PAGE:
Energy procurement: When is the price right?

The first half of June has highlighted just how challenging it can be to secure the best business energy procurement deal if you’re not armed with the right information.

Despite what the most bullish energy consultant might say, no-one can predict the future, especially not when it comes to business energy prices.

Too many factors outside the control of suppliers and brokers come into play for that to be the case, whether they are geopolitical or meterological.

However, beyond doubt, the first half of June has been a period when prices have continued to be on the up, both in terms of gas and electricity.

Despite the warm weather the UK has experienced for the majority of June, gas prices continued on an upwards trajectory. Contracts have largely been dictated by an overall strengthening across global energy markets, with oil, in particular, displaying an impressive recovery.

Storage issues

However, other fundamentals have contributed to the bullish sentiment. A strong demand for LNG supply in Asia, combined with the continent’s lucrative pricing, has reduced deliveries into the UK and Europe and impacted storage levels that are replenishing slower than previous years due to a lack of surplus supply.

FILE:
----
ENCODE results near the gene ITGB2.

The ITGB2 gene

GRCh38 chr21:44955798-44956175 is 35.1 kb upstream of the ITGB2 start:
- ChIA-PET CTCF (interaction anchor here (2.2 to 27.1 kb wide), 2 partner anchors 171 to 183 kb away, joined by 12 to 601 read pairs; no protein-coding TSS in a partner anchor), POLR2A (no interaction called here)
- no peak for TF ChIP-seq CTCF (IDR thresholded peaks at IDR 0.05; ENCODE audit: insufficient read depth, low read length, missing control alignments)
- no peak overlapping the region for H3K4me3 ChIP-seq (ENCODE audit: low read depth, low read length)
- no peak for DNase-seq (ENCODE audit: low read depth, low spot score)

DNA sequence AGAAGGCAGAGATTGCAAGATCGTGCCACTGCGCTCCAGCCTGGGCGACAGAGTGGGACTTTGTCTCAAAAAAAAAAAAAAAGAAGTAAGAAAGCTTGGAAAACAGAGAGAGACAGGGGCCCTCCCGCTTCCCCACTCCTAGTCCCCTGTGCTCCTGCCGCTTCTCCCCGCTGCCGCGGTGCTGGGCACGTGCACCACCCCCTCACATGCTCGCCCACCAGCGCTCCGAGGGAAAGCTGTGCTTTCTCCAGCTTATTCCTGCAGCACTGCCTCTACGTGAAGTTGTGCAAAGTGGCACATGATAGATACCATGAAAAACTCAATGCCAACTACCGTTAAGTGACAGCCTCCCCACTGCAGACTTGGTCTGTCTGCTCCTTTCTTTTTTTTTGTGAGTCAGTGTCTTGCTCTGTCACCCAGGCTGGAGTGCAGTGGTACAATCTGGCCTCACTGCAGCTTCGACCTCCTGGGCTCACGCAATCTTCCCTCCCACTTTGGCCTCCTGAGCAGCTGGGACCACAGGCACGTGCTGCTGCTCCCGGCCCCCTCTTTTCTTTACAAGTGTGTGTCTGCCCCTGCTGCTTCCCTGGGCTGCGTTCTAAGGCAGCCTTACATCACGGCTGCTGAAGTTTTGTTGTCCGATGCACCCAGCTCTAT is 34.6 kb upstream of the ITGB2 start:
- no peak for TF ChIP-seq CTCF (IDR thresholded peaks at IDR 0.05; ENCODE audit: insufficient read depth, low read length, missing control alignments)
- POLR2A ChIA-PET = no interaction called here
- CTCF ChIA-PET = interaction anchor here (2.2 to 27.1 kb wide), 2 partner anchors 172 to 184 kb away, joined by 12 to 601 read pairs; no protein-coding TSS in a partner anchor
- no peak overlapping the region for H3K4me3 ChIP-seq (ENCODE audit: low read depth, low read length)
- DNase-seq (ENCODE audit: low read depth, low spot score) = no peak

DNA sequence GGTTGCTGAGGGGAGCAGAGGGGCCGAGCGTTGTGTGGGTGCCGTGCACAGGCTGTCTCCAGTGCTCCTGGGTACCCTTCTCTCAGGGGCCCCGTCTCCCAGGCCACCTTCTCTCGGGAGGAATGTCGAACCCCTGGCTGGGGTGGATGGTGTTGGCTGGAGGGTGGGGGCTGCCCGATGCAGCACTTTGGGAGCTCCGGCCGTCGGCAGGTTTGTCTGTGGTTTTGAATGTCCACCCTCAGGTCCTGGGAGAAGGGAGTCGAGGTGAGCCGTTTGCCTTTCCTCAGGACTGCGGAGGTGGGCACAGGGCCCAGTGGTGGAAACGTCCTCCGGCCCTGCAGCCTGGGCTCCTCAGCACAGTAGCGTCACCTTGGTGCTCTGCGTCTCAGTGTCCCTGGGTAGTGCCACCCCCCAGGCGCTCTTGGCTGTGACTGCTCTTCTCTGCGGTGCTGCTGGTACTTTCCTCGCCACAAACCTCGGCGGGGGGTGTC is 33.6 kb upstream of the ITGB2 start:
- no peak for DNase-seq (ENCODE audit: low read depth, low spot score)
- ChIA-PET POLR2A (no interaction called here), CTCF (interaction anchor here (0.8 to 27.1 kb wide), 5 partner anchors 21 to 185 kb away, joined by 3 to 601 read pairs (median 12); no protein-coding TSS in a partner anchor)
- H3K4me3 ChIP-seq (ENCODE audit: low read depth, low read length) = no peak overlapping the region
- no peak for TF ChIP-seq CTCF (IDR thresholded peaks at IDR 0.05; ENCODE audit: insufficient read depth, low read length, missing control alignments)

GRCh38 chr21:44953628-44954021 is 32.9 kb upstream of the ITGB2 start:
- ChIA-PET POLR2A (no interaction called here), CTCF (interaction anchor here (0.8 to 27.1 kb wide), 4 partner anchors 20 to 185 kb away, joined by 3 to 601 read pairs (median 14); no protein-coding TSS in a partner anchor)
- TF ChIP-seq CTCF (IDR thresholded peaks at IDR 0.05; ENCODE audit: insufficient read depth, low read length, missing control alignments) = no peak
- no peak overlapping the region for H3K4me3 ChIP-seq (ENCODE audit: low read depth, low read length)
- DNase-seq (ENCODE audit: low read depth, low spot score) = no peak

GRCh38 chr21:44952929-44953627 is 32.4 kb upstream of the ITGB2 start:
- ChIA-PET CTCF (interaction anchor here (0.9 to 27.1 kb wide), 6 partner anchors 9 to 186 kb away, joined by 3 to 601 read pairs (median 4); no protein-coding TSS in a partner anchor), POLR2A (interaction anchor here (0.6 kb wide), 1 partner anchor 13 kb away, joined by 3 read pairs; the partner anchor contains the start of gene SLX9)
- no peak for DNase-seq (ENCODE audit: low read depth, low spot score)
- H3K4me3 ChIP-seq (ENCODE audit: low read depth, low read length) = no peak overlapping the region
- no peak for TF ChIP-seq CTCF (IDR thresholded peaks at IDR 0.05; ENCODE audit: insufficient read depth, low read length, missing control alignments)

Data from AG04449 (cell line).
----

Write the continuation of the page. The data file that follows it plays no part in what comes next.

Scheduled maintenance and unplanned outages have also played their part in regard to price increases this month, limiting imports into the UK. As a result, the system has seen very few periods of oversupply despite low demand for heating.

Carbon conundrum

Meanwhile, wind generation has underperformed once again this month, adding to some of the gains we have seen in recent weeks. A lack of consistent wind generation has meant that reliance on gas-fired power was unseasonably high.

The hot weather we have enjoyed this month has also increased demand for cooling across the country, creating an additional challenge for a stretched energy mix.

Rising carbon prices have played a role behind increases on the power curve too, as this makes fossil fuels such as gas, oil and coal more expensive. An unwanted variable at a time when low carbon generation sources are in limited supply.

Oiling the wheels

OPEC+ members agreed to a gradual increase in production at the start of the month which helped oil prices (both Brent Crude and WTI) to reach a two-year high.

The International Energy Agency also called for a further increase in production to help meet expected demand over the next 12 months. Some projections even expect oil demand in 2022 to be greater than 2019.

As such, the agency has called on OPEC+ to increase output by 1.4 million BPD by next year, with a number of leading analysts predicting oil to trade at $100 a barrel in 2022.

The Zoom boom: How broadband providers can manage energy costs